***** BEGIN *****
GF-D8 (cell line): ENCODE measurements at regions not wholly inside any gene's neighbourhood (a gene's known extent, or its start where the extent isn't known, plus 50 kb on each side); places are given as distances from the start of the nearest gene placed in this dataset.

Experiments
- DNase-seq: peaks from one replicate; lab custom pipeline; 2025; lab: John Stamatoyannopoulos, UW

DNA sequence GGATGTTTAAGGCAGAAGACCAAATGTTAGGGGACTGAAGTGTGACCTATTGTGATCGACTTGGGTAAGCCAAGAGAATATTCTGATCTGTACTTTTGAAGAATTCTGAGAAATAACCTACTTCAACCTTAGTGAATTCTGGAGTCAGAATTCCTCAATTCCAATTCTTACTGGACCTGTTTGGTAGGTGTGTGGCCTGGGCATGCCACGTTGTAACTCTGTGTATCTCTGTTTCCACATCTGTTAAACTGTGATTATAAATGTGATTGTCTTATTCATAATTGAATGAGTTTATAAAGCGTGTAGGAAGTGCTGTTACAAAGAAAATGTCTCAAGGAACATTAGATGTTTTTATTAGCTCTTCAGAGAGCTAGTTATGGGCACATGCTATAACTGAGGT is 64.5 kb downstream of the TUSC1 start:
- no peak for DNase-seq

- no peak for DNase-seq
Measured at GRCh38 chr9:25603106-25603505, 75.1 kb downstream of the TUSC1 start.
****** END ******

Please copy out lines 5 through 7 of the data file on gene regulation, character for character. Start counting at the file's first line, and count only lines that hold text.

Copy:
- no peak for DNase-seq

- no peak for DNase-seq
Measured at GRCh38 chr9:25603106-25603505, 75.1 kb downstream of the TUSC1 start.